Best practices for structuring accounts, IAM users, and AWS Organizations for personal developer stacks and prod/staging/dev stacks?

0

Our current setup uses a single AWS account with multiple IAM users.

  1. Each developer has an IAM user and a CloudFormation stack for development purposes.
  2. We have prod/staging/dev stacks, corresponding to those environments.
  3. We use Serverless Framework (which in turn uses CloudFormation) to deploy everything. No manually messing with the console (i.e. IaC).
  4. We deploy using GitHub actions (which runs e.g. serverless deploy --stage=prod).

It's become clear to me that this is probably not the best setup as

  • AWS has per-account limits (e.g. number of S3 buckets) that suggest that it's not intended to have a bucket per employee in a single account and
  • enforcing permissions/security, especially when it comes to the prod stacks, seems difficult with this setup.

What is the best practice for setting up this up in AWS, given that we don't want to compromise on points 1-4 above? An AWS organization, an AWS account per developer, and one AWS account per environment (i.e. prod/staging/dev)?

1 Answer
2
Accepted Answer

Hi There

AWS multi-account strategy is the recommended approach which involves organizing your AWS resources across multiple AWS accounts to improve security, cost management, and resource isolation. By creating separate AWS accounts for different business units, environments (e.g., development, staging, production), or specific applications, you can achieve better access control and resource management. The multi-account approach enables you to apply centralized governance and policies, while also allowing for autonomous operations within individual accounts, leading to improved operational efficiency and security.

  1. I would recommend adopting AWS Organizations and IAM Identity Center for a single-signon solution rather than individual IAM users.
  2. You can create Sandbox accounts for devs to experiment in, and workload accounts for each environment with different sets of controls
  3. THis will work fine, you can deploy across accounts by assuming IAM roles
  4. Again this should not be a problem with cross-account IMA Roles

Take a look at the Multi-Account Strategy Whitepaper, and specifically, a starter org layout here: https://docs.aws.amazon.com/whitepapers/latest/organizing-your-aws-environment/basic-organization.html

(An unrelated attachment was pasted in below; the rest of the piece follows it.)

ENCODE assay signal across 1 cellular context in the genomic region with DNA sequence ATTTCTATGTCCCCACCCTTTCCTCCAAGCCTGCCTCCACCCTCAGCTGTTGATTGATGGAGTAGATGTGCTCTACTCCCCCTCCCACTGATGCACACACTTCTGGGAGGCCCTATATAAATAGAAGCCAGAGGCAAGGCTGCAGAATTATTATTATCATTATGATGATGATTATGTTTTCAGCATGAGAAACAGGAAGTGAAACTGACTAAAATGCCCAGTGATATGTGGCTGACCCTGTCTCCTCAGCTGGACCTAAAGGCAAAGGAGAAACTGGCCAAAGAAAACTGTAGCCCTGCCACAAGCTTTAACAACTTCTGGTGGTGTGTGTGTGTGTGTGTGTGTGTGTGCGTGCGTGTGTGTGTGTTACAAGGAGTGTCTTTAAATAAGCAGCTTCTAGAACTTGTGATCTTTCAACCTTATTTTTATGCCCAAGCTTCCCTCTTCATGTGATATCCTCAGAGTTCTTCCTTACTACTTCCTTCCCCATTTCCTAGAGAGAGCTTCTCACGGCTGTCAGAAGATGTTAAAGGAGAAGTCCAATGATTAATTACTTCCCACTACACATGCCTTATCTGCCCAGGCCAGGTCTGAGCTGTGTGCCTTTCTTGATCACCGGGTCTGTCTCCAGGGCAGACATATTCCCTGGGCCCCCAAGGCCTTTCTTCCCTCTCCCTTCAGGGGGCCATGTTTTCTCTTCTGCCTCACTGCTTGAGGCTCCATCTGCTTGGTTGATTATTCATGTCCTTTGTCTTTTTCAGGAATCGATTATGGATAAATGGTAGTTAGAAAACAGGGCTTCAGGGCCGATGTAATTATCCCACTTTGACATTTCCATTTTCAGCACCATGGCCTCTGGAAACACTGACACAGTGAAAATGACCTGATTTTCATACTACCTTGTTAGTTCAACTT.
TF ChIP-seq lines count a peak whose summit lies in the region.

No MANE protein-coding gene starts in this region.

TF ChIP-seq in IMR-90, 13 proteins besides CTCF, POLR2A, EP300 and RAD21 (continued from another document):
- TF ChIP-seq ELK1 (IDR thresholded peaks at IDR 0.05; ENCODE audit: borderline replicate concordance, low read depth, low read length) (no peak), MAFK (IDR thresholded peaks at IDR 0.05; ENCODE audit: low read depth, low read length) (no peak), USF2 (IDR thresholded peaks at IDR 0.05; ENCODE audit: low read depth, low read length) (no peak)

Enter image description here

profile pictureAWS
EXPERT
Matt-B
answered a month ago
profile picture
EXPERT
reviewed a month ago
  • Thanks for your answer! A few follow-up questions:

    • How do we migrate from what we have to this? In particular, we have production workloads (DynamoDB databases, S3 buckets, Lambdas, Route 53 DNS setups) in the current, single account that we don't want to disrupt. Do we keep the current account as the master account when we create an organization and migrate out everything else (dev/staging/developers) into new accounts?
  • Good question! AWS best practice is to avoid running workloads in the management account. See https://docs.aws.amazon.com/organizations/latest/userguide/orgs_best-practices_mgmt-acct.html

    What I would do is:

    1. Create a new Org using AWS Control Tower, this way you get a clean Landing Zone with all of the AWS foundational best practices in place.
    2. Create accounts for the non-prod workloads and migrate them out of the existing account
    3. Invite the existing account to the new org and make it your new Prod account.
  • Excellent advice. If I may ask one last question: currently we use Route 53 to manage per-developer and per environment domain names that point to the API Gateway e.g. prod.bigcorp.com, staging.bigcorp.com, developer1.bigcorp.com. This can be done without any per-developer console work today using the Serverless Framework Domain Manager plugin (https://www.serverless.com/plugins/serverless-domain-manager). If we have several accounts can they still share the same (root) domain and use an IaC solution like Serverless to have each account manage its own subdomain?

  • You can create the main hosted zone in a shared account and then delegate subdomains to the individual accounts. heres a good Medium Article that explains, and a Blog Post that explains how to automate this.

You are not logged in. Log in to post an answer.

A good answer clearly answers the question and provides constructive feedback and encourages professional growth in the question asker.

Guidelines for Answering Questions